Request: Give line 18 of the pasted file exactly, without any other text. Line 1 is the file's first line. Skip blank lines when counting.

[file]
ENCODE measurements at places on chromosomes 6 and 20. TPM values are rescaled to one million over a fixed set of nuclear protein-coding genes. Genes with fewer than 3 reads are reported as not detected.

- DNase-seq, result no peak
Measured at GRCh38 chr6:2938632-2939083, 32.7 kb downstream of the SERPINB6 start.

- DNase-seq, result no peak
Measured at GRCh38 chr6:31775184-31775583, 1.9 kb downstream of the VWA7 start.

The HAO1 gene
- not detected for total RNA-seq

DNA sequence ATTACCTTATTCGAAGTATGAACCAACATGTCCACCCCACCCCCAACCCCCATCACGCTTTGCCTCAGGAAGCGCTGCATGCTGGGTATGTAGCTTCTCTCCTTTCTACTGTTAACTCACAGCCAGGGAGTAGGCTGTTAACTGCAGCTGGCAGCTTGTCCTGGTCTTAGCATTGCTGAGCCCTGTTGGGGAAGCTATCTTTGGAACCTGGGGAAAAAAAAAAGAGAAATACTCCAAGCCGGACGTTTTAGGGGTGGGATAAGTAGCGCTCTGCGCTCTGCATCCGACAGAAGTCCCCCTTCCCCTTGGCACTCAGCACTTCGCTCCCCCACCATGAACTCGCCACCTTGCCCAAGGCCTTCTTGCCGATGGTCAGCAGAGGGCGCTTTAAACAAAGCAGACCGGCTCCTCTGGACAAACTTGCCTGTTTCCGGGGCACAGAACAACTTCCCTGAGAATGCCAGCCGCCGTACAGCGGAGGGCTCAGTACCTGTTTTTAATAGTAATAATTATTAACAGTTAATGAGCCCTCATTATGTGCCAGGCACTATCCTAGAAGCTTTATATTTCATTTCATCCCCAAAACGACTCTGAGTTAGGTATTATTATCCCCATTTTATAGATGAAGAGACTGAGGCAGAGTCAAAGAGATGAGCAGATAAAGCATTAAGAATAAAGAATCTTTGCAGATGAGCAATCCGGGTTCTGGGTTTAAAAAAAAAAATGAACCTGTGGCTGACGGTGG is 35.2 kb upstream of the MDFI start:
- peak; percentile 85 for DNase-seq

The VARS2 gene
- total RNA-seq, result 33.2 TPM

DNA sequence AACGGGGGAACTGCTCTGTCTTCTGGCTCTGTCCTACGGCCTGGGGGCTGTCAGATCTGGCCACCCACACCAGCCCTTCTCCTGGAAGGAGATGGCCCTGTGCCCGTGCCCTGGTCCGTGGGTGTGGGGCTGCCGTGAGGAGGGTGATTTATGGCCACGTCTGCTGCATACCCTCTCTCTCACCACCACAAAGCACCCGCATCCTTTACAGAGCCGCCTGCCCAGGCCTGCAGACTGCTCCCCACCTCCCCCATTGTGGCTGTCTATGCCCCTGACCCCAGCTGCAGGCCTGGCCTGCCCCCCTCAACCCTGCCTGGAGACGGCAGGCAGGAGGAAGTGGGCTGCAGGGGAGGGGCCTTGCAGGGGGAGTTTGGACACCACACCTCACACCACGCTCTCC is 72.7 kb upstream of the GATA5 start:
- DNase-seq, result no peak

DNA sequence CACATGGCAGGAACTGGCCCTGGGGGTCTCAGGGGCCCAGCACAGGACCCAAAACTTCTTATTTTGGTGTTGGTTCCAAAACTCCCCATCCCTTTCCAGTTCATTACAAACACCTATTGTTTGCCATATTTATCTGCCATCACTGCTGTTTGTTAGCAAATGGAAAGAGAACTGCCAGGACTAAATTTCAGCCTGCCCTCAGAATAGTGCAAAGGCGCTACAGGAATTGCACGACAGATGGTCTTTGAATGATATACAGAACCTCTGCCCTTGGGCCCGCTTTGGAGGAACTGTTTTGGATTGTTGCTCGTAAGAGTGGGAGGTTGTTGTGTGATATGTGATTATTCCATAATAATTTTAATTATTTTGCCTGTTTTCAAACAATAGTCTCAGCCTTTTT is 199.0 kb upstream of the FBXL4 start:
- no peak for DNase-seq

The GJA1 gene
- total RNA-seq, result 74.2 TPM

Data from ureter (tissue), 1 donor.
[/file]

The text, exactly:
Data from ureter (tissue), 1 donor.